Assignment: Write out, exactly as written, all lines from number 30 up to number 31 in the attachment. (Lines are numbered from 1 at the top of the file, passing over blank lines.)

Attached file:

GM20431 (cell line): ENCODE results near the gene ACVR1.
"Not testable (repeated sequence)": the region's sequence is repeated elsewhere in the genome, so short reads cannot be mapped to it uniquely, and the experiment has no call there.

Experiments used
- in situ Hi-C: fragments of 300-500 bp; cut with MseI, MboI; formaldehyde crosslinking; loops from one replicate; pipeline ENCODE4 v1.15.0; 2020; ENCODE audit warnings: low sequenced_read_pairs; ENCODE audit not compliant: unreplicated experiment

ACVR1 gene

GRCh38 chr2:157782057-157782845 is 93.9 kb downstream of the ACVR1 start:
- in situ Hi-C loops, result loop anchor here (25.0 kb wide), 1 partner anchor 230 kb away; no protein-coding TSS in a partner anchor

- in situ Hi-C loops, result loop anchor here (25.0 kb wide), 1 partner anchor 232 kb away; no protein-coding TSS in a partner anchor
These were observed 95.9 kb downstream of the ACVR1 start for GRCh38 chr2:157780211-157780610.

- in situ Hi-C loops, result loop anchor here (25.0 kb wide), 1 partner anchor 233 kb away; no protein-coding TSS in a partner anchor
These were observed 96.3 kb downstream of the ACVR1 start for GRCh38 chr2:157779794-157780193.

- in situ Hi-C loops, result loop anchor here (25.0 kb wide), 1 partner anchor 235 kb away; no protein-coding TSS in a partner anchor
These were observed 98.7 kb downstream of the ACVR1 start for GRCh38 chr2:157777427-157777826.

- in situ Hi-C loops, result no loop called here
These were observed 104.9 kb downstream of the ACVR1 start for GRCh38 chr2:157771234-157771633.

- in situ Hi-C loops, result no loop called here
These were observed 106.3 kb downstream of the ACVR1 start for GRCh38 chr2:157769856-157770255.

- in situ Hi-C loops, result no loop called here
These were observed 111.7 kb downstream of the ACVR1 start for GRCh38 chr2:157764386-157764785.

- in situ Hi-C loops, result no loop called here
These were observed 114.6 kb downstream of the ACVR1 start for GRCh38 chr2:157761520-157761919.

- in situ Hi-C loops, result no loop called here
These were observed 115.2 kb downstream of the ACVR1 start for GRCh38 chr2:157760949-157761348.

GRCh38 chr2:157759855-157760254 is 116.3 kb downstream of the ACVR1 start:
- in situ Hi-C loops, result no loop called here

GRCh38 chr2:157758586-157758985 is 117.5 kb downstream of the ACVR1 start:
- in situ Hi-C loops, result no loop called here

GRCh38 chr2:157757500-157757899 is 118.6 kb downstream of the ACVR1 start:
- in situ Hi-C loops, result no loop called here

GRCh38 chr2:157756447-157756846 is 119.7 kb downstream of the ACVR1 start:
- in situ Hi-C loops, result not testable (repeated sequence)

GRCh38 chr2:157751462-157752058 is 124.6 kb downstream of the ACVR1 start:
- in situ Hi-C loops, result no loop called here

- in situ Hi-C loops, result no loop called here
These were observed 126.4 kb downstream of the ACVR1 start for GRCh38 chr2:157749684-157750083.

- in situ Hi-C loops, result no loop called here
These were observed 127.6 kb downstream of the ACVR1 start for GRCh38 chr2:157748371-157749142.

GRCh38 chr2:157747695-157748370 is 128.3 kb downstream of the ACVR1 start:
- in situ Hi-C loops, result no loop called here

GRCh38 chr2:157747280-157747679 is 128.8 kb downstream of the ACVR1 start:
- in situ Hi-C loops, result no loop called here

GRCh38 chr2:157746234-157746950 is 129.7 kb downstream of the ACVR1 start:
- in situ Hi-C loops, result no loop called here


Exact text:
GRCh38 chr2:157756447-157756846 is 119.7 kb downstream of the ACVR1 start:
- in situ Hi-C loops, result not testable (repeated sequence)